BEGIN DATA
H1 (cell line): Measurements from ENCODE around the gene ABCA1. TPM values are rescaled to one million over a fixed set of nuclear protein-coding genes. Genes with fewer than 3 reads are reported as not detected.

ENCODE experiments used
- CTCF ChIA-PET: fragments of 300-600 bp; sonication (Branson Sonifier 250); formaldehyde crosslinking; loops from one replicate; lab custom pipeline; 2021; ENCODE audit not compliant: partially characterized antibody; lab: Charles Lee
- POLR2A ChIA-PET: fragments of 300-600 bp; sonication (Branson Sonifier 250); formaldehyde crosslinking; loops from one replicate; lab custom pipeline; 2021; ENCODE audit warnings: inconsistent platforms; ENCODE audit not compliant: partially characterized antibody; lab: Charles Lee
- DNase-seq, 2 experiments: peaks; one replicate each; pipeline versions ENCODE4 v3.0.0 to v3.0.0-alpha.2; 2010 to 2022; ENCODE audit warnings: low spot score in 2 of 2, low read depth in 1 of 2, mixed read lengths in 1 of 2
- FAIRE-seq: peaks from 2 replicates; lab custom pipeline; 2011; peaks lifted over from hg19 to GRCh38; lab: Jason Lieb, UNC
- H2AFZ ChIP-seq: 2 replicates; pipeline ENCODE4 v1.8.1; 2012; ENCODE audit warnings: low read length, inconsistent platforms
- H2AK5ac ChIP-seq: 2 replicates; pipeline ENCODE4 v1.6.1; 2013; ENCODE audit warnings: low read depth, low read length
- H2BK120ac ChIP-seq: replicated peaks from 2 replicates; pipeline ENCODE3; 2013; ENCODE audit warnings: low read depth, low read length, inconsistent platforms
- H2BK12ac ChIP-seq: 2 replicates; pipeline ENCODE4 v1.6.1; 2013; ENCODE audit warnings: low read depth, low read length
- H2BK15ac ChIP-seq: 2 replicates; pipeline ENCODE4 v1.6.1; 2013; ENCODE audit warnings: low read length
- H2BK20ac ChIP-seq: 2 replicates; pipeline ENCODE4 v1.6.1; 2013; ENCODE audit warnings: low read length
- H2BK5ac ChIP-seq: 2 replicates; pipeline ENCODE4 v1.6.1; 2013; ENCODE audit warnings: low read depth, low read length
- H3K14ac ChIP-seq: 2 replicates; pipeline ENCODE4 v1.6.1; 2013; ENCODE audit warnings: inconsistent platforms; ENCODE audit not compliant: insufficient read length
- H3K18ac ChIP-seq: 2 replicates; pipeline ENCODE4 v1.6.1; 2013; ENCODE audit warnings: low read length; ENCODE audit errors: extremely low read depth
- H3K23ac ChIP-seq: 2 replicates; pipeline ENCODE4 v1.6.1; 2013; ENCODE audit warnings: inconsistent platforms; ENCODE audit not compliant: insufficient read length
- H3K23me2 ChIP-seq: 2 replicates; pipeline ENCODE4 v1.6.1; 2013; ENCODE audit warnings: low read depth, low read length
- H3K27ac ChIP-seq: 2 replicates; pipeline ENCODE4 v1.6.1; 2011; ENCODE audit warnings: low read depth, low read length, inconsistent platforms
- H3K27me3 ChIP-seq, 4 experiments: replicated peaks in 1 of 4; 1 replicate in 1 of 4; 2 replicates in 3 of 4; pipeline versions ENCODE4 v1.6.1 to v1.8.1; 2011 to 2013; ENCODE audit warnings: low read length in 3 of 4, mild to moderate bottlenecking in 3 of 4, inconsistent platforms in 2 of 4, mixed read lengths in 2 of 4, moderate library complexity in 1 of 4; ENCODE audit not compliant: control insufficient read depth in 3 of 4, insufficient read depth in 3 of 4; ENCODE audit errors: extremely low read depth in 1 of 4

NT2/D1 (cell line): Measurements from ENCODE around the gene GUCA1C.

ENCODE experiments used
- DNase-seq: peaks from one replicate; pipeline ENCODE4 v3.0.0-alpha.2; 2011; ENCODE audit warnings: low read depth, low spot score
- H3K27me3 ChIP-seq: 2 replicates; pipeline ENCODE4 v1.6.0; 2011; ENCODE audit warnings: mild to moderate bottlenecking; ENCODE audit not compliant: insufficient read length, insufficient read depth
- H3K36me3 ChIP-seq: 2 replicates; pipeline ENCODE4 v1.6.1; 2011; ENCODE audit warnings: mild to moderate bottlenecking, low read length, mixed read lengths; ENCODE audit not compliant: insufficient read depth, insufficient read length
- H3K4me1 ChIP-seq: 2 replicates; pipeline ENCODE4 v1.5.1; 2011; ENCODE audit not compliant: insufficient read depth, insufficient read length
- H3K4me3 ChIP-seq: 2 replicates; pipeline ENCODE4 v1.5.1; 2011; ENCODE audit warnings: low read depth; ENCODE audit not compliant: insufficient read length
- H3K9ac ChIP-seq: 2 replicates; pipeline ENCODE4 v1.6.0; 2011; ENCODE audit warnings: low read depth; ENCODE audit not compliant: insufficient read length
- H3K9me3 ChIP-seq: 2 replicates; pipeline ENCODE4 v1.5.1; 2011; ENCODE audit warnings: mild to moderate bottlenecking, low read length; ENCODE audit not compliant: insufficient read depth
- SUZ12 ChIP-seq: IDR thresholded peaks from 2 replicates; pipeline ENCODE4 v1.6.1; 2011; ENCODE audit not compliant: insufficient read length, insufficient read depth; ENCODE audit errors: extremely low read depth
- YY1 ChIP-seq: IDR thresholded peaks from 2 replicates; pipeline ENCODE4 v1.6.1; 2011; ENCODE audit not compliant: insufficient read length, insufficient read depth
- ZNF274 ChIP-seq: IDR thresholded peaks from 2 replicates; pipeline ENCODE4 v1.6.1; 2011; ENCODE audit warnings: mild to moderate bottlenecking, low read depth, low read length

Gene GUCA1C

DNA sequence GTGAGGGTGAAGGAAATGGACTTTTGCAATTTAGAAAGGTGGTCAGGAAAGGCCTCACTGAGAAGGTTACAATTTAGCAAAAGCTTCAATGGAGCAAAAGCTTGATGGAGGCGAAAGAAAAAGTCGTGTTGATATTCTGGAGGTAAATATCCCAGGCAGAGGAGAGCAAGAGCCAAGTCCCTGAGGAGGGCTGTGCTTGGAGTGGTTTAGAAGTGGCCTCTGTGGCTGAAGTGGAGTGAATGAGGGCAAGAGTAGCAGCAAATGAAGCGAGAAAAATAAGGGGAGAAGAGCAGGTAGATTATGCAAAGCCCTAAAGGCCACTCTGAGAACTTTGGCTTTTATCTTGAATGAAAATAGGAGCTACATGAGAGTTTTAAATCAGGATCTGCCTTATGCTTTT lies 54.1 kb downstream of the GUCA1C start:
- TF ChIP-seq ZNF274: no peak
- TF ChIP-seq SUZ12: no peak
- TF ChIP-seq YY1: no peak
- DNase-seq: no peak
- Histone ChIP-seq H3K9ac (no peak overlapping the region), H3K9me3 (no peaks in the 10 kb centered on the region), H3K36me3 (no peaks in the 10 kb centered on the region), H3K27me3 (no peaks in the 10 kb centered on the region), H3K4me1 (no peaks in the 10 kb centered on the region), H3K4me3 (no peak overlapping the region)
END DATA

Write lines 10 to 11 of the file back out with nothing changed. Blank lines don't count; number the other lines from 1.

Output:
- H2BK12ac ChIP-seq: 2 replicates; pipeline ENCODE4 v1.6.1; 2013; ENCODE audit warnings: low read depth, low read length
- H2BK15ac ChIP-seq: 2 replicates; pipeline ENCODE4 v1.6.1; 2013; ENCODE audit warnings: low read length